Tag Archives: brands

Turning Facebook Fans into Brand Advocates

Posted on Wednesday, August 15, 2012 by Kate

In life, there are different kinds of friends. There are the ones who’ve got your back all the time, who sing your praises and defend your mistakes.  Then there are the ones with whom you’re friendly but don’t get too deeply involved.  And lastly, there are the “friends” you nod hello to, but don’t talk with much: your acquaintances. It’s the same for brand pages on Facebook.

Social media firm Wildfire Interactive tracked 10,000 social media campaigns and found users basically fall into three categories. Your Facebook acquaintances are called “joiners.” They’re about 80% of your fan base. They like the page but don’t really interact with it much.  Then there are “sharers”:  They make up about 15% of your fans and while they like to repost your content, they don’t get too involved otherwise.

But your Facebook fan BFFs are called “advocates.” These are the folks who will go to the mat for you. They’ll convince their friends to like your page, even get them to buy your products, and they’ll shout about how great you are from the proverbial rooftops of social media. They’re an exclusive group, probably only 1-2% of your fan base, but they’re also your greatest asset.

So how do you get more Facebook “advocates” and fewer “joiners”?  Give your fans a variety of ways to engage with you.  That way, they’ll be more inclined to stay longer on the page, as well as come back more often. First, provide engaging content.  If you’re a visually-oriented business, post bright, eye-catching photos and short, lively videos. You can ask for likes, but also ask for comments and captions.

Running different kinds of campaigns will boost your page’s engagement as well.  Fans love contests, giveaways, quizzes and trivia questions. But remember, while coupons, giveaways and sweepstakes will bring in the most entries, they are rarely “shared” among friends.  But research shows 82% of Facebook users who clicked on a friend’s News Feed post about a quiz went on to take the quiz themselves.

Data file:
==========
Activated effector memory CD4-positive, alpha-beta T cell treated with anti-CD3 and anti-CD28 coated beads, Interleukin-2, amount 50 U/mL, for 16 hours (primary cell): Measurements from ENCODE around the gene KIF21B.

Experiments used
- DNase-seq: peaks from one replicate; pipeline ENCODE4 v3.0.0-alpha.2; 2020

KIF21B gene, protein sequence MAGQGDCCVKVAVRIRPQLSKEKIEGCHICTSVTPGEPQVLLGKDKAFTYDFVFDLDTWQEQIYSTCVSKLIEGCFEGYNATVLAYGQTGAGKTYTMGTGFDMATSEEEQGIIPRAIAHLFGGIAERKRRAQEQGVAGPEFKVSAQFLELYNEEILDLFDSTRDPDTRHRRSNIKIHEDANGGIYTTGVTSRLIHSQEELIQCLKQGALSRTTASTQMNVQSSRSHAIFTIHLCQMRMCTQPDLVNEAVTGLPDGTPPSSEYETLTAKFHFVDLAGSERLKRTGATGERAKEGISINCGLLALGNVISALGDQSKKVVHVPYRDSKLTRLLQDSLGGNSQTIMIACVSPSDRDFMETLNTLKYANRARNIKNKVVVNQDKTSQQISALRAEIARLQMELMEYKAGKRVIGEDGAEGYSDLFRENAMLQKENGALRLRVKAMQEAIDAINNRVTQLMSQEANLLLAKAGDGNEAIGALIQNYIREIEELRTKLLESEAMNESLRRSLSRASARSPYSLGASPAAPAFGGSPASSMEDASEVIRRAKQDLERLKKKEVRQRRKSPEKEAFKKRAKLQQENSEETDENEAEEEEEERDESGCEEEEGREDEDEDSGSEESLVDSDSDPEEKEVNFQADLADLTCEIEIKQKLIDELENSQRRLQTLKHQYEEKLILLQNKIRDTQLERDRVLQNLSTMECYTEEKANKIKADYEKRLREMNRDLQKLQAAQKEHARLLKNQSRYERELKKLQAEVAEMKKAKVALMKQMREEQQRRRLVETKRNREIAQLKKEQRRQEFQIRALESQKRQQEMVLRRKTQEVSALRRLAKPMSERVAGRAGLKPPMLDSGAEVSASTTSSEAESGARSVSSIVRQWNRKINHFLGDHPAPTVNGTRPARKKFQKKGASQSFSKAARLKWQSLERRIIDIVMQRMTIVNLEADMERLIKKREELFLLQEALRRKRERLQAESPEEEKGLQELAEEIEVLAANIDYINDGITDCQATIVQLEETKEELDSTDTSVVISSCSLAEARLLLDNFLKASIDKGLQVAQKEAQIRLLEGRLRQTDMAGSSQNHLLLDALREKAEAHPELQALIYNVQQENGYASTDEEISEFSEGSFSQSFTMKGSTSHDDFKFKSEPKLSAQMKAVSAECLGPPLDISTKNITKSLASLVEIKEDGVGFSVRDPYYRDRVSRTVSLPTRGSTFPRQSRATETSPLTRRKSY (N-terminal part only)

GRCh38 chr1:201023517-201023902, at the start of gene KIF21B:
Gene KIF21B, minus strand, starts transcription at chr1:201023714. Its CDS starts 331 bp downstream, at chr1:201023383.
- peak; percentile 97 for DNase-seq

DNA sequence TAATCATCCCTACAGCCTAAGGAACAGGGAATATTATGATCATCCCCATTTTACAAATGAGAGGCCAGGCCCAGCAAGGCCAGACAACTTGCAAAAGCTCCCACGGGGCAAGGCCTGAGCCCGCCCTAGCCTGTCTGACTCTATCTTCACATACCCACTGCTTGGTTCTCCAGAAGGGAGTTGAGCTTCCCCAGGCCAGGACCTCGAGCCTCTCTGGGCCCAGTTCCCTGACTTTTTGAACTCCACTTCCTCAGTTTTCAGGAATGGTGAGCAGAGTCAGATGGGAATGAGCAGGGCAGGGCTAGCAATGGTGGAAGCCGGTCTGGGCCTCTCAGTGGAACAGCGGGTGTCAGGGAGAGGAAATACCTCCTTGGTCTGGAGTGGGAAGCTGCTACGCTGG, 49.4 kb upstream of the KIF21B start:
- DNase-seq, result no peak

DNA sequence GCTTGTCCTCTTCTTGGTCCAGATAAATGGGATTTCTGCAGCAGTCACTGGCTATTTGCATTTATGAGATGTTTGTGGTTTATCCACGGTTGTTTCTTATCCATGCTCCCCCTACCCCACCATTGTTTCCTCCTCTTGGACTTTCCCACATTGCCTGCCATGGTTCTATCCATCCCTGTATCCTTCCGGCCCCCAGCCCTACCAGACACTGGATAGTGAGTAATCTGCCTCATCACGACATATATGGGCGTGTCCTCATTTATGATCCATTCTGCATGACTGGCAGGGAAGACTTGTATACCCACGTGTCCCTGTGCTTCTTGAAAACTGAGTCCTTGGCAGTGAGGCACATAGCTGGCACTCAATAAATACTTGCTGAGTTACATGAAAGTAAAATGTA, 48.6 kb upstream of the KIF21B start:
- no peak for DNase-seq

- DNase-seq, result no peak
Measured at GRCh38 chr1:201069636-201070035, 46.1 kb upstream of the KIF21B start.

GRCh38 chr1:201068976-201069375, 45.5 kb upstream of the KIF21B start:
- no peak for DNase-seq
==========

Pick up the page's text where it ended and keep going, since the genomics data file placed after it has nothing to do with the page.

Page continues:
Remember, it’s important to know your audience as well.  Stay in touch with current events that might be relevant to your fans and post about them.  Treat your fans like VIPs, offering them a behind-the-scenes look at your company or product and give them a heads up on promos and sales. They’ll start talking. But then you need to be listening.  If they ask questions, respond to them.  Comment on their comments.  Be part of the conversation.  And whenever you post, try to accomplish at least one of these two major goals: nurture the fans you already have or get them to share your content with their own friends.

Keep all that in mind and soon you’ll have fewer Facebook fan acquaintances and a whole lot more BFFs.

A Social Media Vacation: Taboo or Tolerable?

Posted on Wednesday, August 8, 2012 by Alan

Technology and social media have an ever-growing presence in today’s world. Whether you see the role of social media growing in worldwide events like the Olympics, our national political coverage, or your day-to-day life, it is changing the way we communicate.

When we make the decision to disconnect from our lives for a while, in the glorious time we call vacation, many of us still stay connected through social media. Admit it, technology makes traveling easier through apps, mobility, and access to information. However, the pressing urge to continue creating and sharing content doesn’t allow us to fully relax. This is especially true for those who manage social media accounts for brands and business.

For a brand, taking a vacation from social media can be unacceptable to fans. Many people, like author Mark Schafer, have experienced lost followers and lower Klout when they return from a vacation. Self-made businesspeople, like Andrew Zimmern of the Food Network and Eva Chen of Teen Vogue, choose not to disconnect with social media and sometimes even share more while they’re vacationing. Andrew Zimmern’s Twitter account shares personal activities and feelings (ex: “Heaven. Vacation at the Cabin. Midwest at its finest”) in addition to professional-related opinions and musings. Small businesses like New York’s Big Gay Ice Cream Truck felt the need to inform customers that they would be on a social media hiatus during their vacation and still continued to post about their store. In the Wall Street Journal, co-founder Douglas Quint responded, “We need to appear active. We want to appear in people’s Twitter feeds once or twice a day”.

The pressure to stay connected is taking time and resources from small businesses. There are even new programs for small businesses to manage social media accounts more easily, especially when the campaign manager is away. At the same time, it is necessary to be reliable and consistent to your followers and fans.

Should taking a social media break be unacceptable for brands or is a temporary disconnect okay? What do you think?